Conclusions: The degree of endophenotypic expression of schizophrenia polygenic risk depends on having a sibling with psychotic disorder, suggestive of underlying gene-environment interaction. Cognitive biases may better index genetic risk of disorder than traditional measures of neurocognition, which instead may reflect the population distribution of cognitive ability impacting the prognosis of psychotic disorder.
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http://dx.doi.org/10.1017/S003329171900196XDOI Listing
August 2020

Lower prepulse inhibition in clinical high-risk groups but not in familial risk groups for psychosis compared with healthy controls.

Early Interv Psychiatry 2020 04 2;14(2):196-202. Epub 2019 Jul 2.

Istanbul Faculty of Medicine, Department of Psychiatry, Istanbul University, Istanbul, Turkey.

Aim: Although the lower level of prepulse inhibition (PPI) of the startle response is well known in schizophrenia, the onset of this difference is not clear. The aim of the present study was to compare PPI in individuals with clinical and familial high risk for psychosis, and healthy controls.

Methods: We studied PPI in individuals within three groups: ultra-high risk for psychosis (UHR, n = 29), familial high risk for psychosis (FHR, n = 24) and healthy controls (HC, n = 28). The FHR group was chosen among siblings of patients with schizophrenia, whereas UHR was defined based on the Comprehensive Assessment of At-Risk Mental States (CAARMS). We collected clinical data using the BPRS-E, SANS and SAPS when individuals with UHR were antipsychotic-naïve. A cognitive battery that assessed attention, cognitive flexibility, working memory, verbal learning and memory domains was applied to all participants.

Results: PPI was lower in the UHR group compared with both the FHR and HC groups. Those with a positive family history for schizophrenia had lower PPI than others in the UHR group. There was no difference in PPI between the FHR and HC groups. We found no relationship between PPI and cognitive performance in the three groups. Startle reactivity was not different among the three groups. Positive and negative symptoms were not related to PPI and startle reactivity in the UHR group.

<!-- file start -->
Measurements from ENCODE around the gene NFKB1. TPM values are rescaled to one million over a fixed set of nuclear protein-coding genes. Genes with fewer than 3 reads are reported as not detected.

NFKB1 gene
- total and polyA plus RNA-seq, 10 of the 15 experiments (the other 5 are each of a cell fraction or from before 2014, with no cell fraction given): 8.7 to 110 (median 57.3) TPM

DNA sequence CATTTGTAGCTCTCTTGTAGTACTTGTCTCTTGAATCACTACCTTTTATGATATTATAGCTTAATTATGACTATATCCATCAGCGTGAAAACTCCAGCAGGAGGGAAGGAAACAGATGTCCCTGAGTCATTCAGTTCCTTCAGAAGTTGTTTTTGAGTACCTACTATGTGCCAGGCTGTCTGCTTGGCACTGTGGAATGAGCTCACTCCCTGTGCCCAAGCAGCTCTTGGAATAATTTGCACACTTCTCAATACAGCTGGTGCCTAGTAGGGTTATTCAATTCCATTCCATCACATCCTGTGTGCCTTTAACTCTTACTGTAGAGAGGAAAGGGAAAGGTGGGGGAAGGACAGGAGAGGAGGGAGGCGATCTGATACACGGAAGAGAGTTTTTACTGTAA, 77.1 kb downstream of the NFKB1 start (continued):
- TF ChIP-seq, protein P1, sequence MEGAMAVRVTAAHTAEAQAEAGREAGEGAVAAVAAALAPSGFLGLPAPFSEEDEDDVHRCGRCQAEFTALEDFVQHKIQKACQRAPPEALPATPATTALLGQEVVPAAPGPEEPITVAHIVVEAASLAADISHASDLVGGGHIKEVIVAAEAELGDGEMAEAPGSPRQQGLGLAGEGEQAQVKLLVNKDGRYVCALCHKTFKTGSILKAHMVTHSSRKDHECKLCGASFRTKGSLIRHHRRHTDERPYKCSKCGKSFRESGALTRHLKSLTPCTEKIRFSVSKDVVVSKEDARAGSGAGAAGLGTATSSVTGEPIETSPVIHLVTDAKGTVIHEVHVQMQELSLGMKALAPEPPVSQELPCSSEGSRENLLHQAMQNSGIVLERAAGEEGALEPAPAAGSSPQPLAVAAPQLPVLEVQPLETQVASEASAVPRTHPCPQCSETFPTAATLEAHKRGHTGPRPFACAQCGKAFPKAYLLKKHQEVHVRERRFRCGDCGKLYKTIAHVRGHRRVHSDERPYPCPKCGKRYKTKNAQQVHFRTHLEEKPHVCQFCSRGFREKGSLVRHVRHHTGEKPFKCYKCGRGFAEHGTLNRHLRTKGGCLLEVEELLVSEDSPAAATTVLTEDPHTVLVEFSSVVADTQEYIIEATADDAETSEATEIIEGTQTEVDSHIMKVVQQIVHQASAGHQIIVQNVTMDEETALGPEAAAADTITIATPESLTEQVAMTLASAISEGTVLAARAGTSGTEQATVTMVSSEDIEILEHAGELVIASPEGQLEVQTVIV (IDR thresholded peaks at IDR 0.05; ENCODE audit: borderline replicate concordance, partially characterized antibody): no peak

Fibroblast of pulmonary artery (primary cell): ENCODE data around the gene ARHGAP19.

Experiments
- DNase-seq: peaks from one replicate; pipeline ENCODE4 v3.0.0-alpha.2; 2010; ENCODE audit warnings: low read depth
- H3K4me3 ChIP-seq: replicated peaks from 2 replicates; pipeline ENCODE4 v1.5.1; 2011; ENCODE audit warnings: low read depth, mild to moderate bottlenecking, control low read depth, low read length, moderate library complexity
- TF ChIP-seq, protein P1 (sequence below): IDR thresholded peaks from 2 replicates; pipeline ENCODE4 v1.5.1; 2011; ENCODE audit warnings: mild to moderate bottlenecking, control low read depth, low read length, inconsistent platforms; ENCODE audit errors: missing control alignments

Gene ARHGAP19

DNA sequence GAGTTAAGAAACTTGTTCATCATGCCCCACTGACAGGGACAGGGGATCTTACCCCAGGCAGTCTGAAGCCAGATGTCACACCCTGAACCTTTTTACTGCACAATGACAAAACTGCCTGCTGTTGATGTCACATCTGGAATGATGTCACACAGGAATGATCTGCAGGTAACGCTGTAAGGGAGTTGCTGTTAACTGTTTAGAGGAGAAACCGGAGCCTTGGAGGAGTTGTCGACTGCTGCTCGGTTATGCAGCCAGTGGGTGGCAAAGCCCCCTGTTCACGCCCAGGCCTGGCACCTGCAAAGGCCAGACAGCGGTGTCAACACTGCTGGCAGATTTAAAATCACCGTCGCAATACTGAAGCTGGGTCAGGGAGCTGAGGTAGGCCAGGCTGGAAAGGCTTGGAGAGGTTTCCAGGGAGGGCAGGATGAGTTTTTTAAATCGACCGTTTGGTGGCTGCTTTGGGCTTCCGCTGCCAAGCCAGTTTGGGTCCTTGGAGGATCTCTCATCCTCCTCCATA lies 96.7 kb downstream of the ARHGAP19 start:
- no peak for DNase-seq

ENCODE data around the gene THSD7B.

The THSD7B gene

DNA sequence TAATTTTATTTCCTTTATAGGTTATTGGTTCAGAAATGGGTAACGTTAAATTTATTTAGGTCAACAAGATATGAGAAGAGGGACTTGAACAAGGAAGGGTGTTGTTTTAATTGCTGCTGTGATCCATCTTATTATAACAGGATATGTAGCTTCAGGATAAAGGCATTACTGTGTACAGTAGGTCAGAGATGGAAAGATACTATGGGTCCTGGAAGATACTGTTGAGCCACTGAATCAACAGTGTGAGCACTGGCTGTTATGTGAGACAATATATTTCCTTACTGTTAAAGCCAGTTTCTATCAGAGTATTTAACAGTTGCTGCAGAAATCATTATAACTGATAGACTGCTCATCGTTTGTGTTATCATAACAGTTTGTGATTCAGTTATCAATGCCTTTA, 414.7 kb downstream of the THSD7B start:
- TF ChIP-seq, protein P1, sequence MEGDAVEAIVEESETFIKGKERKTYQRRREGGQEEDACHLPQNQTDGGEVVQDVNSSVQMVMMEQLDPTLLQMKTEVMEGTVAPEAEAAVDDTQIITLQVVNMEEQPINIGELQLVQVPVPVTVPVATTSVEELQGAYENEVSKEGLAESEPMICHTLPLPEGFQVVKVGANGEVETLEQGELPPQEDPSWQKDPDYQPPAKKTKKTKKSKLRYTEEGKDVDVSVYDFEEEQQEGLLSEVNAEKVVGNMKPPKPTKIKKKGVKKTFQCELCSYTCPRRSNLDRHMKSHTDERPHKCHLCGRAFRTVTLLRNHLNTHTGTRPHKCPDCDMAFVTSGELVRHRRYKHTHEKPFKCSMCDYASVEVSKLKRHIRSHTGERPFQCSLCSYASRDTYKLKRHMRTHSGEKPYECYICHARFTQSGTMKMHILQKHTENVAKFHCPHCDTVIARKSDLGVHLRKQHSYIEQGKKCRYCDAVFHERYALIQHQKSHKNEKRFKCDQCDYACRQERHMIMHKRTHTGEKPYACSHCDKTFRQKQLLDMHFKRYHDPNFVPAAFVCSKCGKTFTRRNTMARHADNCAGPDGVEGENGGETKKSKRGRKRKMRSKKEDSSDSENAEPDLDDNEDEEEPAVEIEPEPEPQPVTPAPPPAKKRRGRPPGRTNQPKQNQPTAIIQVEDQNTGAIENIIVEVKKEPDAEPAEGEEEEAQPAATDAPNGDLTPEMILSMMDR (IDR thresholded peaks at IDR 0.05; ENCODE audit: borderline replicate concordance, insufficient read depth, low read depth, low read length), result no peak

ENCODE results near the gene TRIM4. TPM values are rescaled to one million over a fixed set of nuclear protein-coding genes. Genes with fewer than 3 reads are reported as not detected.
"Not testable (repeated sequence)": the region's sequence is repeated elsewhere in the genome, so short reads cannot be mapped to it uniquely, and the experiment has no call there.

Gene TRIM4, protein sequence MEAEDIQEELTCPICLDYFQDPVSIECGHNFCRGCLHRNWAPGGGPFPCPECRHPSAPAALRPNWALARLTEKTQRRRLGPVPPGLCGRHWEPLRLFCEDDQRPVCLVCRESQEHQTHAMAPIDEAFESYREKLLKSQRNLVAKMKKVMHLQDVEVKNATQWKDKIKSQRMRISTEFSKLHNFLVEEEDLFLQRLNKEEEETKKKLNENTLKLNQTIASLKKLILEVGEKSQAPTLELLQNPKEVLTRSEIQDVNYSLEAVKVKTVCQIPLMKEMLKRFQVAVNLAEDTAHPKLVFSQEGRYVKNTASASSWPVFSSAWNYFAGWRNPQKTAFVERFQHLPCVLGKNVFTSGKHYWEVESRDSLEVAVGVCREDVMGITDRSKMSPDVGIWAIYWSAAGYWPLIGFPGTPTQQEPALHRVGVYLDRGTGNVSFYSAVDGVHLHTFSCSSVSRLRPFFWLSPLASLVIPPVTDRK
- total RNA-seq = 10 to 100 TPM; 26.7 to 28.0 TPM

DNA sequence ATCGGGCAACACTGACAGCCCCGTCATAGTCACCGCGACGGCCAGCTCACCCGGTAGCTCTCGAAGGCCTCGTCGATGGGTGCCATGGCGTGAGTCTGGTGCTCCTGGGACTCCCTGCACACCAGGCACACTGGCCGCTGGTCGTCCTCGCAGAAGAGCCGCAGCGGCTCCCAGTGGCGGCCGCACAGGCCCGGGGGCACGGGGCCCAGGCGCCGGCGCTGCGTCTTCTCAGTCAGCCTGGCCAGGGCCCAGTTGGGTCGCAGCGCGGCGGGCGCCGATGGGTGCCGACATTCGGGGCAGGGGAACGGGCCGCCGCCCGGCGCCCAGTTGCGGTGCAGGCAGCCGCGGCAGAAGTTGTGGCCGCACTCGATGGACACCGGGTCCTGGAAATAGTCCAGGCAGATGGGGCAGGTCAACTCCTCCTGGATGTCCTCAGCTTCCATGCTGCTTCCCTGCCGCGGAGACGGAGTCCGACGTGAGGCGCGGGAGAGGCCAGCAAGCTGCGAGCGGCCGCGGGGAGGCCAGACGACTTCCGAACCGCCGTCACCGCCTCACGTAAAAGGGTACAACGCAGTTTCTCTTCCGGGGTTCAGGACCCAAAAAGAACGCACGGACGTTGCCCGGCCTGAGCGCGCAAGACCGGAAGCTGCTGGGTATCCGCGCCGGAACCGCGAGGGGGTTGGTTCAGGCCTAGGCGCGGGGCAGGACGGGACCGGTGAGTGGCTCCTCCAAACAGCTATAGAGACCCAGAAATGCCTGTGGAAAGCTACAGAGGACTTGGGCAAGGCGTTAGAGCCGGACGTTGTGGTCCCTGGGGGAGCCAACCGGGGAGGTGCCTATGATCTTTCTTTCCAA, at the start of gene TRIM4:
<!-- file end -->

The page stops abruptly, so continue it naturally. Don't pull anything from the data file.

Conclusions: Our findings suggest that clinical and familial high-risk groups for psychosis have different patterns of PPI.
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http://dx.doi.org/10.1111/eip.12845DOI Listing
April 2020

A large European, multicenter, multinational validation study of the Brief Negative Symptom Scale.

Eur Neuropsychopharmacol 2019 08 27;29(8):947-959. Epub 2019 Jun 27.

Department of Psychiatry, University of Campania "Luigi Vanvitelli", Largo Madonna delle Grazie, 80138 Naples, Italy.

Negative symptoms represent an unmet need of treatment in schizophrenia. Although a consensus exists on negative symptom construct, and second generation assessment instruments reflecting the consensus are available, studies still rely upon old assessment instruments, that do not reflect recent conceptualizations and might limit progress in the search for effective treatments. This is often the case in the European context, where one of the challenges encountered in designing large studies is the availability of validated instruments in the many languages of the continent. To address this challenge and promote sound research on negative symptoms in Europe, the ECNP Schizophrenia Network coordinated a large multicenter, multinational validation study of the Brief Negative Symptom Scale (BNSS). Clinically-stable subjects with schizophrenia (SCZ, N = 249) were recruited from 10 European Countries. Apart from BNSS, subjects were administered the Positive and Negative Syndrome Scale (PANSS) and standardized instruments for depression, extrapyramidal symptoms and psychosocial functioning. Results showed an excellent internal consistency, convergent and discriminant validity of BNSS and replicated a 5 factor-model. A larger number of subjects with predominant negative symptoms, i.e. the target population for clinical trials, was identified by using the BNSS compared to the PANSS. Regression analysis showed that BNSS-avolition, a key negative symptom poorly assessed by PANSS, explained 23.9% of psychosocial functioning, while no combination of the PANSS core negative symptoms showed the same impact on functioning. The study demonstrated that BNSS has substantial advantages with respect to PANSS for the identification of the avolition domain and subjects with predominant negative symptoms.